The Legend of Nayuta: Boundless Trails Impressions – A Different Strand of Trails
Nihon Falcom’s Trails series is an impressively ambitious one. Not counting enhanced ports, we’re currently 12 games deep into this goliath of a franchise, and we probably have a good chunk more left to go. But with long-running interconnected series like this, newcomers gradually become less and less likely to try them out. I don’t really ever blame anyone who decides that a dozen-game-long overarching narrative is too much to keep up with; it’s an unimaginable time sink. Honestly, if I wasn’t lucky enough to start Trails back when the first title was initially localized, I’m not sure if I would have had it in me to catch up.
But there are forgotten and overlooked trails that are more approachable, seen in The Legend of Nayuta: Boundless Trails. This disconnected spinoff features a new protagonist, cast, and setting for a standalone adventure. Of course, it’s always possible that when Trails Endgame releases, we’ll see the Nayuta protagonist appear with Adol Christin as they team up with the Trails cast to defeat Toshihiro Kondo himself. Still, at least for now, the entry is disconnected. As an additional vital note, we were given a code of this title’s Japanese PC build, worked on by NIS America and Durante’s team, PH3 GmbH, boasting stellar optimization and performance.
The Legend of Nayuta: Boundless Trails stars the titular protagonist, Nayuta, a curious youth intrigued by the stars and the potential of the world’s scope that he and others can’t quite perceive. Contrary to the consensus that their planet is flat, Nayuta believes otherwise and is borderline obsessed with learning more. And as if to fuel his boundless curiosity, ruins and stars occasionally fall onto the land, granting what some believe to be fragments of other worlds.
After returning home from a trip with his best friend in tow, Nayuta and company witness this very same phenomenon occur on their island. At the top of this newly found ruin, two dangerous figures leave as quickly as they appear, leaving Noi, a fairy-like girl, behind. Then, following a string of events, she ends up asking Nayuta for his help in finding something crucial taken from her.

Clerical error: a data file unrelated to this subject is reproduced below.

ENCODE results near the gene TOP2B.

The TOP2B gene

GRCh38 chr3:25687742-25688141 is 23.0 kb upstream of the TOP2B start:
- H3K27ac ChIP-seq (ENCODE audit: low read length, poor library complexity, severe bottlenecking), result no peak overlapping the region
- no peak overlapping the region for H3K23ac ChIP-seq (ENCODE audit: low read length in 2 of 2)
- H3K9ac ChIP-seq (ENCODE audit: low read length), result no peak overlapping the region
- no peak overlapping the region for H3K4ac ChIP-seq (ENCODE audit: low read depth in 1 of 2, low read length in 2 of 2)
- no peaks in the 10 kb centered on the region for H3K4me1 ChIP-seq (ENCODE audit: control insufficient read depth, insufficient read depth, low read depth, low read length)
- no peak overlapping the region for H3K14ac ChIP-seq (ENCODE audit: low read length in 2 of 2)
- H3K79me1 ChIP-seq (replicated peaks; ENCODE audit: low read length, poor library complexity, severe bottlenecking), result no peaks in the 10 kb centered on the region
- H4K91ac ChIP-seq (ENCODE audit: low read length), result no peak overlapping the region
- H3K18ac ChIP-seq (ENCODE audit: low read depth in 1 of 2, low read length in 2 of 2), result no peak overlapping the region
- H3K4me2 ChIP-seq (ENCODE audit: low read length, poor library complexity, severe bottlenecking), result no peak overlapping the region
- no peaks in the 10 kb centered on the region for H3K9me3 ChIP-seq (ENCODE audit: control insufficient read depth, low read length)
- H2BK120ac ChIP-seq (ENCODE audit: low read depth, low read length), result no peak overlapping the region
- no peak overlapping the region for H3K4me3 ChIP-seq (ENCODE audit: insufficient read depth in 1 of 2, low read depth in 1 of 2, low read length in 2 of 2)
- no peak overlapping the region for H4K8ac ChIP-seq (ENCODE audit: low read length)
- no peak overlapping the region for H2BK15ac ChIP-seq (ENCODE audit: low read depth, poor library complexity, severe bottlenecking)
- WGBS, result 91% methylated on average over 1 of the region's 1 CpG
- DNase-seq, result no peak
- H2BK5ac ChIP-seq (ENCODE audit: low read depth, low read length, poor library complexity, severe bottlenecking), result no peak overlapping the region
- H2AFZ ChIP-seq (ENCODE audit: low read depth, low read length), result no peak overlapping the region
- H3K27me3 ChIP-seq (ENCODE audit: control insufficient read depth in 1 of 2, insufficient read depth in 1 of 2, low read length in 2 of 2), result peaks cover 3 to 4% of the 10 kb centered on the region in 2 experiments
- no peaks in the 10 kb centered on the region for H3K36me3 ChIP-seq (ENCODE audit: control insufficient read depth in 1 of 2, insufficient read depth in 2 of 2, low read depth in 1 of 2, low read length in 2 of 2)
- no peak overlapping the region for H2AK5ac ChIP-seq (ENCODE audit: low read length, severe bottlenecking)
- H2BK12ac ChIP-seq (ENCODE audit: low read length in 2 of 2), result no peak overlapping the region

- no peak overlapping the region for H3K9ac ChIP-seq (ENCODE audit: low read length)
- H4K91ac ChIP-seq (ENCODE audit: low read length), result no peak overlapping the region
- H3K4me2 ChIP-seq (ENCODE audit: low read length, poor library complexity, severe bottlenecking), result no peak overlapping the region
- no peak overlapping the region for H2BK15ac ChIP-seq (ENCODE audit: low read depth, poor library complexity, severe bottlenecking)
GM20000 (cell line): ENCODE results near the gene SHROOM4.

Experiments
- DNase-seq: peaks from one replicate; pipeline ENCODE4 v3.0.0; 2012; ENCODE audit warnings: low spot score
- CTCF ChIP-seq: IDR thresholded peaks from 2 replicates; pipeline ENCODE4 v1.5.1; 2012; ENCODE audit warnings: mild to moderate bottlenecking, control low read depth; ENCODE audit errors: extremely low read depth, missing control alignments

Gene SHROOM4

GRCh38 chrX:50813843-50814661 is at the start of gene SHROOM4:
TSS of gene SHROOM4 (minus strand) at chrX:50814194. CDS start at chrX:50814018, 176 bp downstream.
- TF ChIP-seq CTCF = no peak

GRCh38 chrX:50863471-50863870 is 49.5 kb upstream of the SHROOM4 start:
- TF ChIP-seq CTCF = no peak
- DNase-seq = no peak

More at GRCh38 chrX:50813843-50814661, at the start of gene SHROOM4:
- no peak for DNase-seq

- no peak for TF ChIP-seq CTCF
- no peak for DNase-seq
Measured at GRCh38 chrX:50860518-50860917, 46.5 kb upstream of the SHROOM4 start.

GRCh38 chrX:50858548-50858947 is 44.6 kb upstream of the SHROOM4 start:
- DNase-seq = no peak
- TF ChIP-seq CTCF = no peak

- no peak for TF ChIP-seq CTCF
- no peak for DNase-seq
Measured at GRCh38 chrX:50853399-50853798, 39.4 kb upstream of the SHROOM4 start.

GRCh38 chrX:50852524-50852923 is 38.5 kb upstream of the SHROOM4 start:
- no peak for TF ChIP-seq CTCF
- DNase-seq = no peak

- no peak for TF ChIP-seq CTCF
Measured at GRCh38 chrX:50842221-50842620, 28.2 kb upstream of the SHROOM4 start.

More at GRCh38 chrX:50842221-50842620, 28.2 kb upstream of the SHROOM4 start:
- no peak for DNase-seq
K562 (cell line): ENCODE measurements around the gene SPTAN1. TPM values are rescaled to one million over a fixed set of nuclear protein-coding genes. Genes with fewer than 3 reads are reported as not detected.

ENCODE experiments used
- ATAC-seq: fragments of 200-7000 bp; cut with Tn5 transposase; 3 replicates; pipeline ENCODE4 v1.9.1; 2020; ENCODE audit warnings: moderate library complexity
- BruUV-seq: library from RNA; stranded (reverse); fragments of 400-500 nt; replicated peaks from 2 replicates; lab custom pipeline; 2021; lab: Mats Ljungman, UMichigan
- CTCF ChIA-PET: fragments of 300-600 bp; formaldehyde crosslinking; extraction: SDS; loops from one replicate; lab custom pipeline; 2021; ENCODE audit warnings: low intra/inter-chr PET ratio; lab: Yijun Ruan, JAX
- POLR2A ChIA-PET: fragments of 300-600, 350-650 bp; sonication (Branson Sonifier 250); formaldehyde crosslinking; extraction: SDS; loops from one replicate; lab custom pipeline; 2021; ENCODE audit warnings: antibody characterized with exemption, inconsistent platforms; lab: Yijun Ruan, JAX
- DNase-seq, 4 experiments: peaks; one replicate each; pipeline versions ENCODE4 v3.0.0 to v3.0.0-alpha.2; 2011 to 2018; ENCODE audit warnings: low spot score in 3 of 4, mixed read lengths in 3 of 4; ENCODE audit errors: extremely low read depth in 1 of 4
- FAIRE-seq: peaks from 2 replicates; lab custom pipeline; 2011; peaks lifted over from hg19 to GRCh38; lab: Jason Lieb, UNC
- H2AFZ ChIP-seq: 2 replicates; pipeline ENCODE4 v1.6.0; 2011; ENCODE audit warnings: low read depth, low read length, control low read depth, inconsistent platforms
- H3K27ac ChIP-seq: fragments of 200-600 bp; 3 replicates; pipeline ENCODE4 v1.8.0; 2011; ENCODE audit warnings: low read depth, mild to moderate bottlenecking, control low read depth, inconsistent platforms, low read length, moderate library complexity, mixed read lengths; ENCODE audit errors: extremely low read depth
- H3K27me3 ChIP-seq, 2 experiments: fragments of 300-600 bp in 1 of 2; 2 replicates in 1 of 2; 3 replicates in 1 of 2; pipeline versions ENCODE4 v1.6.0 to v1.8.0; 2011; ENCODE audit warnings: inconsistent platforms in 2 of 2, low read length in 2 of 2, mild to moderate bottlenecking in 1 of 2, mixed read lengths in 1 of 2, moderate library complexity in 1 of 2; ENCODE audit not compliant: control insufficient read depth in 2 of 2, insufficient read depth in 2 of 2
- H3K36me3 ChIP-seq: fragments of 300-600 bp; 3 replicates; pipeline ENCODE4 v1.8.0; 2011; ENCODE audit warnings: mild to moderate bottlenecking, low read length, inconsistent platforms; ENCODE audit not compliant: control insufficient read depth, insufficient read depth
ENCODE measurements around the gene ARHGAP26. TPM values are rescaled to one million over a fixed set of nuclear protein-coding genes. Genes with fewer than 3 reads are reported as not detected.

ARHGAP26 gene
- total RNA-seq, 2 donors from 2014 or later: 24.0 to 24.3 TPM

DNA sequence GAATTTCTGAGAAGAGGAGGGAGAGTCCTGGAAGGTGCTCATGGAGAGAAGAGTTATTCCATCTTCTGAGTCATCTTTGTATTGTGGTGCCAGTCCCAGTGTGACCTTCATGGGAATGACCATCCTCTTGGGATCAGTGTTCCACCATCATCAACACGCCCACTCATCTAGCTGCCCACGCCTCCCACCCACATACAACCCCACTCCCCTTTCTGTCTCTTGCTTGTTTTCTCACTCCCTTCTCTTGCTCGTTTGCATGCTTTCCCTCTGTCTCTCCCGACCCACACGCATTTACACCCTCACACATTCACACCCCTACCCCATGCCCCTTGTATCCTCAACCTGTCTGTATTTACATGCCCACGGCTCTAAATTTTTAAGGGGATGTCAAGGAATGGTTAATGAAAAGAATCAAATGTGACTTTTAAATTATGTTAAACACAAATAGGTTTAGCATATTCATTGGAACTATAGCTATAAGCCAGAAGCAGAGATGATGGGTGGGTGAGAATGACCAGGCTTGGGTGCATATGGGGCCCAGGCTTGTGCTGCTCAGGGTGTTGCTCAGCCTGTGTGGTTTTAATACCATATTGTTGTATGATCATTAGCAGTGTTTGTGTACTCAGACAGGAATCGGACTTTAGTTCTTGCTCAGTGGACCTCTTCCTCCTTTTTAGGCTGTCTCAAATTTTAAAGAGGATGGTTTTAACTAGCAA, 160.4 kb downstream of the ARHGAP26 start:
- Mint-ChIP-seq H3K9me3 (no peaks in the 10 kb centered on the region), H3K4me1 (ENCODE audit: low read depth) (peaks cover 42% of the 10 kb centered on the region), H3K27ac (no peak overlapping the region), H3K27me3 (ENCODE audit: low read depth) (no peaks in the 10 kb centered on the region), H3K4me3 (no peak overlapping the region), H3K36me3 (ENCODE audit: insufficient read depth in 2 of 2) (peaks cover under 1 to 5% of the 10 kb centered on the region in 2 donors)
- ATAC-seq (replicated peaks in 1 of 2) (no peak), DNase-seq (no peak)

The premise is certainly captivating enough, with noticeably lower stakes than what Trails usually deals with. Granted, tension will likely rise in later parts of the story, yet the general atmosphere of Nayuta comes off as lighter and more casual than what fans may expect. This welcome change of pace not only helps differentiate this entry by making its approach readily distinct, but it has the capability to reach out to new fans. In addition, the gameplay design reinforces this altered appeal since instead of being a turn-based text-heavy adventure, Nayuta is a platforming action JRPG.
Feeling like a spiritual follow-up from Falcom’s less popular Zwei duology with notes from Ys, players will progress through linear stages housing unique enemies and lite puzzles. From what I’ve played, the stages are quite compact, which makes sense, given that it was initially on the PSP. So, I’m sure it’ll feel most at home on the Switch. Regardless, even after just a few hours of playing, I easily found myself becoming addicted. While nothing about the combat or stage design was incredibly involved or thought-provoking, there’s a comforting, nostalgic joy with the simplicity here that I haven’t felt from a Falcom game since their earlier works.
Still, there are further layers to explore as, aside from quests and such, the stages have seasonal variations that change up their layout, offering new paths and, assumedly, new collectibles. With that being the case, replay value will be a crucial component that I’m pretty excited to play around with. Moreover, in that aforementioned Zwei element, cooking and food play prominent roles in character healing and enhancement. For being a smaller-scale adventure, Falcom’s usual dense gameplay content is present.
The Legend of Nayuta: Boundless Trails has all the makings of a simultaneously quaint and grand adventure, offering something new to Falcom fans and newcomers. In all honesty, I want to see Falcom develop more games that aren’t just the typical Ys and Trails fare, even akin to Tokyo Xanadu. While Nayuta is a revival instead of a wholly new project, us Western fans will finally be able to enjoy it, so here’s hoping it proves successful enough for the developer to pursue greater variance.
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